• Vehicular Ad Hoc Networks (VANETs): current state, challenges, potentials and way forward

      Eze, Elias Chinedum; Zhang, Sijing; Liu, Enjie; University of Bedfodshire (IEEE, 2014-10-27)
      Recent advances in wireless communication technologies and auto-mobile industry have triggered a significant research interest in the field of VANETs over the past few years. VANET consists of vehicle-to-vehicle (V2V) and vehicle-to-infrastructure (V2I) communications supported by wireless access technologies such as IEEE 802.11p. This innovation in wireless communication has been envisaged to improve road safety and motor traffic efficiency in near future through the development of Intelligent Transport Systems (ITS). Hence, government, auto-mobile industries and academia are heavily partnering through several ongoing research projects to establish standards for VANETs. The typical set of VANET application areas, such as vehicle collision warning and traffic information dissemination have made VANET an interested field of wireless communication. This paper provides an overview on current research state, challenges, potentials of VANETs as well the way forward to achieving the long awaited ITS.
    • Veils and sensors: an artistic intervention with archival moving image material

      Egbe, Amanda (2020-09-15)
      This demonstration showcases experiments, and interventions with moving image archival materials by the author. The outcomes reflect a wider research into duplication practices in digital moving image archival practices. Artistic interventions are utilised to explore the technological and cultural gestures of these practices. The demonstrations are in the form of moving images artworks employing standard projection and mixed reality.
    • Ventriloquation and ghostwriting as responses to oppression in therapy

      Simon, Gail (Wiley, 2016-07-02)
      Background People coming to therapy as part of their recovery from torture may choose not to speak or write about their experiences, yet the process of seeking asylum requires that they must hand over their life stories for a true–false adjudication with potentially life and death consequences. When people have been silenced and speaking has become dangerous, there are major ethical challenges for the activist practitioner who, along with the person who has experienced torture, sees the importance of stories not only being understood and shared in ways which are factual but which contain truth. Methods I share my experiments with writing as a form of inquiry, specifically ghostwriting and ventriloquation. Findings These have the effects of (1) moving the therapeutic process into a collaborative inquiry between the client, an asylum seeker, and me as both counsellor and expert witness; (2) letting fictionalised tellings of ‘real life’ reveal the hidden and complex life stories of clients and counsellors and (3) sharing stories which would otherwise remain hidden and risk perpetuating oppressive practices. Implications for practice Ghostwriting and ventriloquation offer the practitioner-researcher ways of speaking from a first-person position, from ‘within’ experience rather than a distanced ‘about-ness’ position. In this dialogical writing, I use actual and imagined inner and outer voices to enable the sound of talk and thought to be reflexively and empathically heard and felt by readers. Relational ethics are considered in how to imagine the other and manage ownership of stories without reproducing oppressive practices.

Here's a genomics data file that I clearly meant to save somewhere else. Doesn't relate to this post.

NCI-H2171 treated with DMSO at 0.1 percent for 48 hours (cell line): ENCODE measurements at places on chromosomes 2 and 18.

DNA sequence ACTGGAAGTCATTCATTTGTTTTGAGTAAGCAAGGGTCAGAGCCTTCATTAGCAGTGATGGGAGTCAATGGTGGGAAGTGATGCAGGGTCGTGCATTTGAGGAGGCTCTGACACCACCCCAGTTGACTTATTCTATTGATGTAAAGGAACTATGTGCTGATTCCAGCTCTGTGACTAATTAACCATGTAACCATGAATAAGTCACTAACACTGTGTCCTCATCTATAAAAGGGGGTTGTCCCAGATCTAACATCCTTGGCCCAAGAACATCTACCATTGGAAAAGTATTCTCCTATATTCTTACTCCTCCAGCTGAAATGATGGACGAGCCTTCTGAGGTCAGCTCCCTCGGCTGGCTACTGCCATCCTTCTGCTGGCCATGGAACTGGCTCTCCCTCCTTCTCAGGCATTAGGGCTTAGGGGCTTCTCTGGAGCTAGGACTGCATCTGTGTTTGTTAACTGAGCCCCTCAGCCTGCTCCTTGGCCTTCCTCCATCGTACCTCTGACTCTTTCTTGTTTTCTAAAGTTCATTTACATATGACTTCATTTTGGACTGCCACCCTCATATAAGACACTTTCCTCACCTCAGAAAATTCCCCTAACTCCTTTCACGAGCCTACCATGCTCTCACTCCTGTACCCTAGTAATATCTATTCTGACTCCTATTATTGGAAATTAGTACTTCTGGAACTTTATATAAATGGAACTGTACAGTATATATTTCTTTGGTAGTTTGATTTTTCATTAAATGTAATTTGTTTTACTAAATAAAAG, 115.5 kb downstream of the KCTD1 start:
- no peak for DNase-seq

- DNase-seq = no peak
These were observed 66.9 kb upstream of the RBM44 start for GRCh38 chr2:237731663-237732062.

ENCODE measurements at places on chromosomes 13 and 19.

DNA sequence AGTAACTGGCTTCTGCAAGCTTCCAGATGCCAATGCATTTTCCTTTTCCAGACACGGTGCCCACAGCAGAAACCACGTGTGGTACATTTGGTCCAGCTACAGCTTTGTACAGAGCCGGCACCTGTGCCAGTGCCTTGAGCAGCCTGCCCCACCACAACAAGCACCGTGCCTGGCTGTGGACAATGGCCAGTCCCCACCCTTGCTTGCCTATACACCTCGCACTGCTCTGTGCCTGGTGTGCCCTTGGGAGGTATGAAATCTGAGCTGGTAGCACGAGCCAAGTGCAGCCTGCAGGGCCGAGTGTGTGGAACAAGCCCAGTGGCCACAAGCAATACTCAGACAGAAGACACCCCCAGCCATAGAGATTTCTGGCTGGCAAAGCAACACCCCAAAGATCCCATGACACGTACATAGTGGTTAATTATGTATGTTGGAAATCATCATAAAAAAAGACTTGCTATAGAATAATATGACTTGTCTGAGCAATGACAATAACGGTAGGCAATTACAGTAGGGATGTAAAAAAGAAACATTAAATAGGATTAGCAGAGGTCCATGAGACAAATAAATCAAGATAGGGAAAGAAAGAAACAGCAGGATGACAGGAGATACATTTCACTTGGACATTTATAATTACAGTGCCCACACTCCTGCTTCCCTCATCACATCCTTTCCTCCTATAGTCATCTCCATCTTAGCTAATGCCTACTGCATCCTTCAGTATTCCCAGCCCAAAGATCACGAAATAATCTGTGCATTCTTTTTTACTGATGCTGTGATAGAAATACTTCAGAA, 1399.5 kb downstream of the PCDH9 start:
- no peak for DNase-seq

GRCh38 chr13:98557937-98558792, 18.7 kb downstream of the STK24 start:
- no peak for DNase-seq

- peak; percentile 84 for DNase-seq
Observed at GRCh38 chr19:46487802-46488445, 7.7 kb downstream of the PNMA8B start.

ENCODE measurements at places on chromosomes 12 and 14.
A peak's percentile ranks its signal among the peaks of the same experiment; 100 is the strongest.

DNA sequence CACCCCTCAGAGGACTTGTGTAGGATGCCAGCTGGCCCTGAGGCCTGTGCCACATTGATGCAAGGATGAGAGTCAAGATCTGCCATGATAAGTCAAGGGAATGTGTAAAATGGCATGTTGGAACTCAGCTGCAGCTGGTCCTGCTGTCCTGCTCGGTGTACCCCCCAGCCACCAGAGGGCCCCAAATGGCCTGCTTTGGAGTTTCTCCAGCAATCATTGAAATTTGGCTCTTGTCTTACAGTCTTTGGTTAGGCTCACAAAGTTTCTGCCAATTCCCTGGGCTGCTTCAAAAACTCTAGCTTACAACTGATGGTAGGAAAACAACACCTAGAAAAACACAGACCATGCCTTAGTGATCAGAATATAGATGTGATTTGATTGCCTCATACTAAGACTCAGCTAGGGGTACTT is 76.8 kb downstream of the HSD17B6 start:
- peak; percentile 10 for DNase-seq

• Veronica Forrest-Thomson: poet on the periphery

      Farmer, Gareth (Palgrave MacMillan, 2017-10-11)
      This study offers a comprehensive examination of the work of the young poet and scholar, Veronica Forrest-Thomson (1947-1975) in the context of a literary-critical revolution of the late sixties and seventies and evaluates her work against contemporary debates in poetry and poetics. Gareth Farmer explores Forrest-Thomson’s relationship to the conflicting models of literary criticism in the twentieth century such as the close-reading models of F.R Leavis and William Empson, postructuralist models, and the work of Ludwig Wittgenstein.  Written by the leading scholar on Forrest-Thomson’s work, this study explores Forrest-Thomson’s published work as well as unpublished materials from the Veronica Forrest-Thomson Archive. Drawing on close readings of Forrest-Thomson’s writings, this study argues that her work enables us reevaluate literary-critical history and suggests new paradigms for the literary aesthetics and poetics of the future.
    • Vertical stiffness asymmetries during drop jumping are related to ankle stiffness asymmetries

      Maloney, Sean J.; Richards, Joanna C.; Nixon, Daniel G.D.; Harvey, Lewis J.; Fletcher, Iain M. (Wiley, 2016-03-31)
      Asymmetry in vertical stiffness has been associated with increased injury incidence and impaired performance. The determinants of vertical stiffness asymmetry have not been previously investigated. Eighteen healthy males performed three unilateral drop jumps during which vertical stiffness and joint stiffness of the ankle and knee were calculated. Reactive strength index was also determined during the jumps using the ratio of flight time to ground contact time. ‘Moderate’ differences in vertical stiffness (t17 = 5.49; P < 0.001), ‘small’ differences in centre of mass displacement (t17 = -2.19; P = 0.043) and ‘trivial’ differences in ankle stiffness (t17 = 2.68; P = 0.016) were observed between stiff and compliant limbs. A model including ankle stiffness and reactive strength index symmetry angles explained 79% of the variance in vertical stiffness asymmetry (R2 = 0.79; P < 0.001). None of the symmetry angles were correlated to jump height or reactive strength index. Results suggest that asymmetries in ankle stiffness may play an important role in modulating vertical stiffness asymmetry in recreationally trained males.